Virtual reality is not cinema, but it works similarly from this point of view. As Marc said to me, it makes sense only «if you use it to tell a story that actually needs VR and if VR is part of the story from the beginning. It cannot be added at a later time. As a producer, I’m convinced that a VR product will work only if VR really is at its core, at the center of the experience». And, I add, not only as a technology, but as a new way of creating, sharing and making you live stories, which is to me the main function VR for entertainment should have to prosper, too.
VeniceVR: the stuff that dreams are made of?
The Biennale College Cinema – Virtual Reality (7) moves from this idea, selecting only works for which VR is at the core.
Elegy, directed by Marc Guidoni and produced by Joanna Szybist and her producing company Komintern, was one of the nine projects chosen among the more than 100 works from all over the world that applied to Biennale College.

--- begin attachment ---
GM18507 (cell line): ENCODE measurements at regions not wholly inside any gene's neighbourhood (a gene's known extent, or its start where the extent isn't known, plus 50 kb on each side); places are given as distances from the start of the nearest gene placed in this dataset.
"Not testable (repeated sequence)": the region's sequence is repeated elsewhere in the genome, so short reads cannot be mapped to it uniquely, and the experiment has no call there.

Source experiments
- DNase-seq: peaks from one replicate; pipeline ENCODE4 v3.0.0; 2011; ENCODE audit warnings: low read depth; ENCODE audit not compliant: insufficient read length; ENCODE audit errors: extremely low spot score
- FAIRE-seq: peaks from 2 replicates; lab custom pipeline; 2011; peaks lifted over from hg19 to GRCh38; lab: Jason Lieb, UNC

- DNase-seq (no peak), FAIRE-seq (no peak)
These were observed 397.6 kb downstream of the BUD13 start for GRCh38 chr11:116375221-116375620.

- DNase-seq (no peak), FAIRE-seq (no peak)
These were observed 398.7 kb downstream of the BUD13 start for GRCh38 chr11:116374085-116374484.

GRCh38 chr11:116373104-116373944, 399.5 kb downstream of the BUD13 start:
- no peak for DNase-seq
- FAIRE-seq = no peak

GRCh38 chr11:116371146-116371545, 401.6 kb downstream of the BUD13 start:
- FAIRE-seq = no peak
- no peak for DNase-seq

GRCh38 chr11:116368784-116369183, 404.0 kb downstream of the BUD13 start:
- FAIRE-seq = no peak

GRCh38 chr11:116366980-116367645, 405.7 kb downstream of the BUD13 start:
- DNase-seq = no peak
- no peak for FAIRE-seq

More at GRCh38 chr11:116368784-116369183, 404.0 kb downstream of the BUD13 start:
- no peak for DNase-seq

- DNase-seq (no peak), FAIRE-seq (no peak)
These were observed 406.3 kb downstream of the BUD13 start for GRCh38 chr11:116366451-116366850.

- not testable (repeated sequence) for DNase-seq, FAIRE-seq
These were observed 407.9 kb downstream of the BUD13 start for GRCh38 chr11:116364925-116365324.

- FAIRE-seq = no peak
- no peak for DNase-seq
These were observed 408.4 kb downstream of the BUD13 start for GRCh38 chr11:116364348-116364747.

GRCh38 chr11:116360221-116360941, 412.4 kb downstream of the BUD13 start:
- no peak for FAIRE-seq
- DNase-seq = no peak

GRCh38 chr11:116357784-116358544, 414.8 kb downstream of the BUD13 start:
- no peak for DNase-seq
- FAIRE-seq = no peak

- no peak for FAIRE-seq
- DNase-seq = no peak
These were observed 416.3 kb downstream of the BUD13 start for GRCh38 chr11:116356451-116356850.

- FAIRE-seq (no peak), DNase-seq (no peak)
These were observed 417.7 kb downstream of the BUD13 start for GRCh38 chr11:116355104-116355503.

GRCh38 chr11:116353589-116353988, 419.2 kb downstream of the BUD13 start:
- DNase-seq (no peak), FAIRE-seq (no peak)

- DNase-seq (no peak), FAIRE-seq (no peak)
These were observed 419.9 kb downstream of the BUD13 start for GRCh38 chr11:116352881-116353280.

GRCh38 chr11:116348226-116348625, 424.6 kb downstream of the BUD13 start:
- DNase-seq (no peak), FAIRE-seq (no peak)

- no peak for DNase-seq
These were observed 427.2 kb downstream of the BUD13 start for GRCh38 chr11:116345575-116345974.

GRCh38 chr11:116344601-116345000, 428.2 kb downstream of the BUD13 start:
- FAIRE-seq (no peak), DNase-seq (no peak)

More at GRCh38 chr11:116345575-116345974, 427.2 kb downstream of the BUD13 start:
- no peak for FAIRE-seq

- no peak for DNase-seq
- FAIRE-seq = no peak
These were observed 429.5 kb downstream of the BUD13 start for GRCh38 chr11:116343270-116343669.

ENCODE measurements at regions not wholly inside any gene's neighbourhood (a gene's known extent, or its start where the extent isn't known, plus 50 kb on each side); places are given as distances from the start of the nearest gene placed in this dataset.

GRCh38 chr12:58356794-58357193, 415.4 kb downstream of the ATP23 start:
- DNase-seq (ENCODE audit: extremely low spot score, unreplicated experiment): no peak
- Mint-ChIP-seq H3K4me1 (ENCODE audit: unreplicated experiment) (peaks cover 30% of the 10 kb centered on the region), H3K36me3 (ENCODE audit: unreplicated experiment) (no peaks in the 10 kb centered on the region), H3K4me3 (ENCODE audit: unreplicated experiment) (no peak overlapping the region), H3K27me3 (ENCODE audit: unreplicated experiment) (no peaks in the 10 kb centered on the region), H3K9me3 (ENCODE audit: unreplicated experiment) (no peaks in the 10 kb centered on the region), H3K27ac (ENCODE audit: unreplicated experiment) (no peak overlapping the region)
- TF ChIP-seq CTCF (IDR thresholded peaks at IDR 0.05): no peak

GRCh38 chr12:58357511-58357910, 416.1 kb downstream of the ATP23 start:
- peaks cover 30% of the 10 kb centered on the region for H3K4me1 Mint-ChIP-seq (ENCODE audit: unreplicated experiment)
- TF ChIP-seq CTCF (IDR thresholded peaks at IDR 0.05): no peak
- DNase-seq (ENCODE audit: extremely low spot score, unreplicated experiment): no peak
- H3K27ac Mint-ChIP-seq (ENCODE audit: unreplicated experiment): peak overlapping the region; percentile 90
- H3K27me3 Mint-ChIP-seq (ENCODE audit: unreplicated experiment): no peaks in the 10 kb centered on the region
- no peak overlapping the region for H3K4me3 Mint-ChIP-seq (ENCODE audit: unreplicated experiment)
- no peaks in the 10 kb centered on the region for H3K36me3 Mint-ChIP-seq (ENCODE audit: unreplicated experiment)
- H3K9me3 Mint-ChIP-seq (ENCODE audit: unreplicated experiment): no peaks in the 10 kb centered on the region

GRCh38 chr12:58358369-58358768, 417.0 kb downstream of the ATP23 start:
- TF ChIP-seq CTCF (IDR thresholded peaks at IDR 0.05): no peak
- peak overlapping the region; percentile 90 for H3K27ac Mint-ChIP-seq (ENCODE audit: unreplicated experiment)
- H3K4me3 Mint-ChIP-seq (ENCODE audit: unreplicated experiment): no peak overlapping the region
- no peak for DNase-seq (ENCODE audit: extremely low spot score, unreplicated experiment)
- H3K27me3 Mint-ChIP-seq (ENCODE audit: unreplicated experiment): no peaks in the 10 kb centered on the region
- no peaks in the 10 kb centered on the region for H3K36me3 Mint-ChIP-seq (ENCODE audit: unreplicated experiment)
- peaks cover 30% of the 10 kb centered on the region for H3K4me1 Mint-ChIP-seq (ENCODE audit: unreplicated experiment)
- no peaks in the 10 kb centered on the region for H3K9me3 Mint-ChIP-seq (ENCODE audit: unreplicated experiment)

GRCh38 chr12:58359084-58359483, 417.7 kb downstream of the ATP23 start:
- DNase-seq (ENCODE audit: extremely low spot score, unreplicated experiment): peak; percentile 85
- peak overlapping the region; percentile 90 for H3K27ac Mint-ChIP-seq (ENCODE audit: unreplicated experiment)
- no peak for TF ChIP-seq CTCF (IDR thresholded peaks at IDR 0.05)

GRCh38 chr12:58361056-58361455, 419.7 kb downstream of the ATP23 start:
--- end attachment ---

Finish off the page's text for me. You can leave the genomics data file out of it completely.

«[We did] a week of workshop in January: we had mentors and tutors and then there was a new wave of selection that allowed three teams to join a second workshop on March 2018 and receive a financing to produce their work. What is really fantastic about those two workshops is that we (directors and producers) were really helped and coached to work on the script, on the technology, on the visuals and to ensure that the project could benefit the most out of VR. […] They select you and what they offer is the opportunity to work with experts. The winning package is first and foremost work. And of course, financing for the happy three projects finally selected».
An experience whose quality Marc emphasized and expressed his gratitude for.
Elegy did benefit from the workshops and indeed it does reflect this combination of technology + narrative. It is a story where you play a role, despite not being physically there, and that moves you emotionally and on a narrative level. An experience that is similar to a cinematic one (Elegy was presented as a VR Theatre story at Venezia75) but that differs from the other big area of VR for entertainment, the one made up of more interactive experiences such as VR_I or Eclipse (8).